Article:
Here’s a post-script to my comments a few days ago on David Eagleman’s argument that criminal law must be fundamentally rethought in light of the science undermining the concept of free will.  As I noted, pharmacology is one of the cornerstones of Eagleman’s case against free will: we’ve discovered in the past fifty years that a growing array of psychological pathologies can be effectively treated with medications that act on the brain’s production and use of neurotransmitters.  That’s the conventional wisdom, anyway.  It turns out, though, that the pharmacological evidence may not be nearly so strong as Eagleman claims. 

I’ve just read this fascinating review by Marcia Angell of three new books on the American mental illness epidemic (NY Rev. of Books, June 23, 2011, at 20).  The most compelling evidence on the weakness of the “chemical imbalance” theory of mental illness comes from Irving Kirsch’s The Emperor’s New Drugs: Exploding the Antidepressant Myth.  Kirsch used FOIA to obtain otherwise-confidential FDA reviews of placebo-controlled clinincal trials of antidepressants.  Here’s what he found.

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Even More From Moore

I posted a few times last year on Michael Moore’s classic Placing Blame (see here, here, and here).  There’s just one more part of the book I’d like to make note of, particularly as it relates to my post here on teaching theory in Criminal Law.  Here’s how I set up the problem:

In my last couple of Criminal Law classes, I’ve taken a little time out from doctrine to discuss punishment theory. As is conventionally done in Criminal Law, I’ve contrasted utilitarian and retributive theories. Doing this makes me a little nervous, because I’m afraid students will get the wrong idea that punishment theory is useless. Here’s the image I have: a student stuck at the crossroads of punishment theory — one road heading towards utilitarianism and the other towards retributivism — feeling utterly incapable of choosing which path to take. ”The Kantians and Benthamites have been arguing over the foundations of moral theory for two centuries,” I imagine the student thinking, “so how can I hope to resolve the debate?”

Indeed, this is pretty much where I was when I started teaching Criminal Law — stuck at the crossroads.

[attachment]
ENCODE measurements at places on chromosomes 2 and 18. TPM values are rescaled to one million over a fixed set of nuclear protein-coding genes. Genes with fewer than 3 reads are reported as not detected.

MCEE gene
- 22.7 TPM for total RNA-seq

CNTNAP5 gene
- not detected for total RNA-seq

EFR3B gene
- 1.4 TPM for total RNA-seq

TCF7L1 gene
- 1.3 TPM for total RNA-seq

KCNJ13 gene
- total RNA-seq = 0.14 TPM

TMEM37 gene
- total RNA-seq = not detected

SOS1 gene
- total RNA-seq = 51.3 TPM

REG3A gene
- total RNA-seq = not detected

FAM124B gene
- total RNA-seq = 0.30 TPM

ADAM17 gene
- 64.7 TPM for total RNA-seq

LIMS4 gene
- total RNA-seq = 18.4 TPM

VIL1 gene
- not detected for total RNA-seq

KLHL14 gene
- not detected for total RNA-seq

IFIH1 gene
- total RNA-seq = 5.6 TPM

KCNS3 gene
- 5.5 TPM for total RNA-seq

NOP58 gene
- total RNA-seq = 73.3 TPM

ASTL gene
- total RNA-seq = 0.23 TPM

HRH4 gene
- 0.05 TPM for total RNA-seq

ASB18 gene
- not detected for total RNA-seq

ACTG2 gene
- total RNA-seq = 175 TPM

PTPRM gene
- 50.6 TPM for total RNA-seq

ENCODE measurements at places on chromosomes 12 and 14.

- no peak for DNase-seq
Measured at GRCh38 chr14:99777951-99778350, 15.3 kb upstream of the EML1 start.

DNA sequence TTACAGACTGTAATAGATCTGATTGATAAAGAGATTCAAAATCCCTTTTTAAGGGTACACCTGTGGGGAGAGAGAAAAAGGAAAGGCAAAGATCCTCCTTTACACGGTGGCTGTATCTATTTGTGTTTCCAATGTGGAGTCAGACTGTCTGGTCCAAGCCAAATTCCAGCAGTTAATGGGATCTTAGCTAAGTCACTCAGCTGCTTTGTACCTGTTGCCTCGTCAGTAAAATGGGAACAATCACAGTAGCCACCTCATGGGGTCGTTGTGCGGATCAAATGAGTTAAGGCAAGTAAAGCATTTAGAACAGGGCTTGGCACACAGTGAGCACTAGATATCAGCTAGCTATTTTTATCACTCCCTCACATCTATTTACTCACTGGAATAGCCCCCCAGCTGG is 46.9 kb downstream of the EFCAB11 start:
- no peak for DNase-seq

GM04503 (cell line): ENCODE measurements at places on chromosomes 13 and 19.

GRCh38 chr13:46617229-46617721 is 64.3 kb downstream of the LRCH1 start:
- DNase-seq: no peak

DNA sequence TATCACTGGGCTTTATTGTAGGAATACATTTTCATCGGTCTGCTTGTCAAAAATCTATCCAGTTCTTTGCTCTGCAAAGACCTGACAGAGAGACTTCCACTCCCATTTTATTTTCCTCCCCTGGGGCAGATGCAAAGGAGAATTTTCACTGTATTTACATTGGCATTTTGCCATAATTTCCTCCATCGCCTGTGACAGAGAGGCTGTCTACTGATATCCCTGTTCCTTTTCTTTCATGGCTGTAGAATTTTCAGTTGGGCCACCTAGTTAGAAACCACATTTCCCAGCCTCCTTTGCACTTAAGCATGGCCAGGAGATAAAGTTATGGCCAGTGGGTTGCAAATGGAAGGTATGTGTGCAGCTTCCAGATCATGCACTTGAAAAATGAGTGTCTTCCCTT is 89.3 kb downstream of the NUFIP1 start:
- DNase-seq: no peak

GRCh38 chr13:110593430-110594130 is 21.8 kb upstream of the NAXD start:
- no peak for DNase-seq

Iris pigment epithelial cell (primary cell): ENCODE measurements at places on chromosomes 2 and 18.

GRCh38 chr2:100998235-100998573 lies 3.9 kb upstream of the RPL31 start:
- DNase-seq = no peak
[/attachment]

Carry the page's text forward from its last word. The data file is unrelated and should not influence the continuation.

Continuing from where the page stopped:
What I have since come to appreciate, and what I now tell students, is that the choice of which path to take is much less important than first appears — these are twisting paths that run closely parallel to one another about as often as they head in opposite directions.

I went on in the post to describe a variety of ways to reconcile retributive and utilitarian approaches.  In this regard, Moore makes what I find to be  a helpful distinction between agent-relative (deontological) and agent-neutral (consequential) retributivism, and presents the concept of “threshold deontology.”

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More Thoughts on the Retributive Urge

My previous post summarized some fascinating psychological research on the urge to punish norm-violators.  I raised the question of whether and to what extent the criminal-justice system ought to try to satisfy this urge.  My thoughts on this question are still evolving, but I continue to feel, as I have for some time, both that just deserts ought to be regarded as a central aim of the criminal-justice system and that the system must beware of the risk of retributive rhetoric and emotions spiraling out of control into penal excess.

Let me unpack this a little.  The legal system exists primarily to keep the peace, to provide an alternative to the cycles of bloody private vengeance so vividly represented in Aeschylus’s Oresteia.  If the legal system is to preempt private vengeance and other forms of violent self-help, then it must be responsive to widely shared intuitions regarding who deserves what degree of punishment.

This does not mean, however, that the system should simply seek to gratify the punitive urge in full in every case.  My key premise is that there is no clear, stable quantum of punishment that is necessary to satisfy the intuitive desire to punish in most cases.  This premise presents both a risk and an opportunity.

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Punitive Retaliation Is Normal and Gratifying; Should It Be the Basis for Our Criminal-Justice System?

The desire to punish people who violate social norms transcends culture.  The desire is intuitive, emerging from thinking processes that are not accessible to our conscious scrutiny.  Witnessing norm-violations by others triggers negative emotional responses, while the punishment of norm-violators generates feelings of satisfaction.  Or so suggests a burgeoning body of experimental research on the psychology and neurobiology of punishment and moral judgment. 

Psychologist John Darley offers a helpful overview of this research in his recent article, “Citizens’ Assignments of Punishments for Moral Transgressions: A Case Study in the Psychology of Punishment,” 8 Ohio St. J. Crim. L. 101 (2010).  The research falls into two categories.  First, there are “scenario studies.”